BATON ROUGE—(August 15, 2017)—The Center for the Book in the State Library of Louisiana is pleased to announce the five authors conducting “WordShops” for aspiring and novice writers on Friday, October 27th, 2017, at the State Library. These one-day courses are designed for those writing fiction, memoir, personal essay, poetry or works for young people and cover a wide range of craft elements such as voice, setting, building tension and creating cross-genre work. One WordShop focuses exclusively on marketing and book promotion, and all WordShops offer invaluable opportunities for professional networking. Writers from a variety of backgrounds and experience are encouraged to attend.
The WordShop schedule for Friday, October 27, 2017:
• Joshilyn Jackson - No World like Mine
• Michael Farris Smith - Here Comes Trouble
1 p.m.—4 p.m.:
• Beth Ann Fennelly - Make Me a Hummingbird of Words: Salvos into the Word of Micro-Memoirs
• Kathy L. Murphy - The Pulpwood Queen Talks Book Promotion: How to Market Your Book for Big Book Sales and Be Treated Royally When Your Book Debuts
• Jeff Zentner - Writing with Voice
Please find the author instructors’ details regarding their WordShops and more about them below. Registration for the WordShops is $45; for a person attending two WordShops, $85. Space is limited. Registration and payment are due by Friday, October 20. After that date, registrations will be accepted only as space allows.
Those interested in participating can register by calling 225.219.9503 or by downloading the registration form from louisianabookfestival.org/wordshops.html
and sending it with payment to Louisiana Book Festival WordShops, 701 N. Fourth St., Baton Rouge, LA 70802.
About The Louisiana Center for the Book
The Louisiana Center for the Book in the State Library of Louisiana coordinates the annual Louisiana Book Festival and other programs and events supportive of reading, literacy, books, and writers, particularly Louisiana authors and poets.
2017 WordShop Course Descriptions and Instructor Bios:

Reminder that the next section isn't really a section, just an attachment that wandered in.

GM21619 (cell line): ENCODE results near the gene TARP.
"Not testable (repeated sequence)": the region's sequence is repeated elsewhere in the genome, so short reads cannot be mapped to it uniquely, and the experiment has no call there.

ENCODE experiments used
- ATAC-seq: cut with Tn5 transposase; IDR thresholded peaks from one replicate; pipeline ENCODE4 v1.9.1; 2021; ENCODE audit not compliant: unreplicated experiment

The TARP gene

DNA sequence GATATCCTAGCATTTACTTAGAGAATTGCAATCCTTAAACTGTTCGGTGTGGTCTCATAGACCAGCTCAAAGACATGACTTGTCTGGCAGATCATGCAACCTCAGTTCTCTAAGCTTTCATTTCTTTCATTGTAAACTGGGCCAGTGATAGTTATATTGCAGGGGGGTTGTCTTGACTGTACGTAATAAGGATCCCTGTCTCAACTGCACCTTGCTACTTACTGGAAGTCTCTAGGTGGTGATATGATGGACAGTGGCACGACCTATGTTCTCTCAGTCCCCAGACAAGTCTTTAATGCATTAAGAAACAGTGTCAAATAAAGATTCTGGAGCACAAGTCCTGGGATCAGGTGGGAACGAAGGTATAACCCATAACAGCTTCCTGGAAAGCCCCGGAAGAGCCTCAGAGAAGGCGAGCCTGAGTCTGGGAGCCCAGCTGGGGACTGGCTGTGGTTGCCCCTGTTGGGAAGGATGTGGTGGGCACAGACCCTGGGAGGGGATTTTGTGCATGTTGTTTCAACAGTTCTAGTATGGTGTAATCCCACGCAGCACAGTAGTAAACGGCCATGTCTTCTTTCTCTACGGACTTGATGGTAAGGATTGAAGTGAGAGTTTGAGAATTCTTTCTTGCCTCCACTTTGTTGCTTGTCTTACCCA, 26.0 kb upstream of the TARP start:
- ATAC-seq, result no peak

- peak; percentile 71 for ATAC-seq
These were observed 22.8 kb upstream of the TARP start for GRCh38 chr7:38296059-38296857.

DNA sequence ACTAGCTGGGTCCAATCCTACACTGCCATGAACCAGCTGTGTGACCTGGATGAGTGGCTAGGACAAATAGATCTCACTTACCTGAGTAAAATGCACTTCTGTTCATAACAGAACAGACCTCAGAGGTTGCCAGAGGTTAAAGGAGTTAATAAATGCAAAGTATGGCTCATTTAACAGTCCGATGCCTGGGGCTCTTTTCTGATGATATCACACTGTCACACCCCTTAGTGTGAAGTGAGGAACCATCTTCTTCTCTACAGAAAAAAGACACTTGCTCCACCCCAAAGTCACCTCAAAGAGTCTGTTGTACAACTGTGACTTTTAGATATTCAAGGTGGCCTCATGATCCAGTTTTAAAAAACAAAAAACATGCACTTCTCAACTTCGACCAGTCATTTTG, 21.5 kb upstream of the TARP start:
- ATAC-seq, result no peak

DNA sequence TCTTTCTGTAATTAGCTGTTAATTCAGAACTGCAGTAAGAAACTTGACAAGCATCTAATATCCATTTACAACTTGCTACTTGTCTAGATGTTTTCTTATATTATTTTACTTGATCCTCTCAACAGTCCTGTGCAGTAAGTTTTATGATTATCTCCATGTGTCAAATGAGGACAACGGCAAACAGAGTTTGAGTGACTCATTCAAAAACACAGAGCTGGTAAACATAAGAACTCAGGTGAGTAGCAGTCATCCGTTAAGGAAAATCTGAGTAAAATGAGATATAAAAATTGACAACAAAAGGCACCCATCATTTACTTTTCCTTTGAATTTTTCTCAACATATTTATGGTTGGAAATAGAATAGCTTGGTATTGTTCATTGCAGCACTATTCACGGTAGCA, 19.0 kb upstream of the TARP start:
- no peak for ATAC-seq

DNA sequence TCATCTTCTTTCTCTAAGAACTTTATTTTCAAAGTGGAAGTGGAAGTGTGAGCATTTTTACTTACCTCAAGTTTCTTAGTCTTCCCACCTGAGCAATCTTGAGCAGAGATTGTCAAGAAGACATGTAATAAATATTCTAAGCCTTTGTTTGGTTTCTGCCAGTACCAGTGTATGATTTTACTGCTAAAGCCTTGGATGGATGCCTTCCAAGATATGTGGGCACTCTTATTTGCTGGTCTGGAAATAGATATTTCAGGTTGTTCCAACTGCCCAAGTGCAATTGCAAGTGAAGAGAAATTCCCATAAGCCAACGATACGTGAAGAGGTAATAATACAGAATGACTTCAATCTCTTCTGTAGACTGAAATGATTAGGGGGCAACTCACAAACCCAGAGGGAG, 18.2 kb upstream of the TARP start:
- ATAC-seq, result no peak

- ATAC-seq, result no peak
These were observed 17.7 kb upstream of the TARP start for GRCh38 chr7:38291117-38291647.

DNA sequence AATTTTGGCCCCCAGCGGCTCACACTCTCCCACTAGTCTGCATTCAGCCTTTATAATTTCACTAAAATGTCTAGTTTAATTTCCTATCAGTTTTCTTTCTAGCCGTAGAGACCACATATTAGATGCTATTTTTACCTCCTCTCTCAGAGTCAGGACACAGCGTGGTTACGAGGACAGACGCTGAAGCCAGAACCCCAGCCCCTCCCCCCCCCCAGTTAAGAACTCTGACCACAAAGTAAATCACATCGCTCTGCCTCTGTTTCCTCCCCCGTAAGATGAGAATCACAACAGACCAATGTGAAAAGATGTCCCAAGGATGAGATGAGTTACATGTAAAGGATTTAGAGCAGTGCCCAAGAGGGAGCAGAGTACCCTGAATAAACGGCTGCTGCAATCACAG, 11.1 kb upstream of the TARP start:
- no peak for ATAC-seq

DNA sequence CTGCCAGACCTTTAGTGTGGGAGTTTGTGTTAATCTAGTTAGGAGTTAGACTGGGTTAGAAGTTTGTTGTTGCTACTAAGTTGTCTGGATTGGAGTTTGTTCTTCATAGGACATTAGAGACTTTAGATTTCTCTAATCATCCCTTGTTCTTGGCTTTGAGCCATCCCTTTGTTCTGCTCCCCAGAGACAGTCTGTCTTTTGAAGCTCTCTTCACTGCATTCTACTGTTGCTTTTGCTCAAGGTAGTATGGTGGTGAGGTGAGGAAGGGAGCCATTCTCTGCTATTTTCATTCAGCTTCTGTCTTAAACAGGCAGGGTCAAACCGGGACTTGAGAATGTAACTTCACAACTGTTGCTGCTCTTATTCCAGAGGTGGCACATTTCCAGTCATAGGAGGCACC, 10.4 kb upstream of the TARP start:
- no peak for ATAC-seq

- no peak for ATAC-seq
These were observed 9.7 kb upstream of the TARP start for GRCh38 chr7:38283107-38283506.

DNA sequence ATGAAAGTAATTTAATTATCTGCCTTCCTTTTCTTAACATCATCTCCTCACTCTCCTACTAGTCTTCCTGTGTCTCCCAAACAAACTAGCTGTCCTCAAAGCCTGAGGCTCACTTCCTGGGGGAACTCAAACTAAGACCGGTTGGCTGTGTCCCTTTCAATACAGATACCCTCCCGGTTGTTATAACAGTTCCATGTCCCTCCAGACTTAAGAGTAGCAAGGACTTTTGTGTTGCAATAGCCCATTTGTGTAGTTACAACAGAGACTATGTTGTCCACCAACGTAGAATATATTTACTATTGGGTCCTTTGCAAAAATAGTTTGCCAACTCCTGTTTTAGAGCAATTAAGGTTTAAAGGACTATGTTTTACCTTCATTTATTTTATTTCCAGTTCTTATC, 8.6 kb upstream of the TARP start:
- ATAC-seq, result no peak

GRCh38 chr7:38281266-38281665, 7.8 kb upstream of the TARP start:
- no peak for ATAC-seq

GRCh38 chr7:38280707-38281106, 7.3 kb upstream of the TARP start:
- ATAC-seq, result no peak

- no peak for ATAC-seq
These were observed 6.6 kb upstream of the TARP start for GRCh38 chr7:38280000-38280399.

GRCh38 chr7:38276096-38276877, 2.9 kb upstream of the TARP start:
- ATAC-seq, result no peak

No World like Mine
with Joshilyn Jackson, 9 a.m.-Noon
Richly imagined, evocative settings can transport readers to the world of your book. Good novels are grounded in landscapes that work in tandem with character and plot to evoke nostalgia, recognition, horror, hope, pity, tears, and laughter. Whether you are writing in your beloved homeland, an exotic location you’ve visited or researched, or in a thoroughly invented other-world, it is your job to capture each place’s spirit and personality. In this workshop, we’ll first define and differentiate between “place re-creation” and “sense of place,” and create a set of guidelines that will help you choose between them or blend them for your work-in-progress. We’ll do a writing exercise that asks us to explore ways to light “place” so that our characters can stand out clearly and fully against its crafted backdrop. Bring writing materials and a willingness to share.
New York Times and USA Today Bestselling novelist Joshilyn Jackson is the author of eight novels and a novella, including gods in Alabama, The Opposite of Everyone, and most recently The Almost Sisters. Her books have won SIBA’s Novel of the Year and been translated into a dozen languages, four time selected #1 Book Sense Picks, and three time shortlisted for the Townsend Prize; she is a two-time Georgia Author of the Year. A former actor, Jackson reads the audio versions of her novels; her work in this field has been nominated for the Audie Award and garnered three Listen Up Awards from Publisher’s Weekly. She serves on the board of Reforming Arts, a nonprofit dedicated to providing theatre infused liberal arts education to women incarcerated in Georgia. Through their education-in-prison program, Joshilyn volunteers inside Georgia’s maximum security facility for women, teaching creative writing and literature. She’s also taught fiction seminars and classes and led workshops all over the country, including stints at Vermont College of Fine Arts and Emory University.
Here Comes Trouble
with Michael Farris Smith, 9 a.m.-Noon
One of the most entertaining aspects of writing fiction is that you get to be a troublemaker, and get away with it. But are we stirring up enough trouble and creating enough tension, or holding back? In “Here Comes Trouble,” we will discuss how to get the most out of your characters and your story. How can we push our characters to the edge? How can one bit of dialogue arouse emotions? How can we figure out what part of our story or novel needs more trouble? Bring something to write with and your current work, if you have some, as we’ll practice on the spot. If you don’t have any or just beginning, here is a good place to start.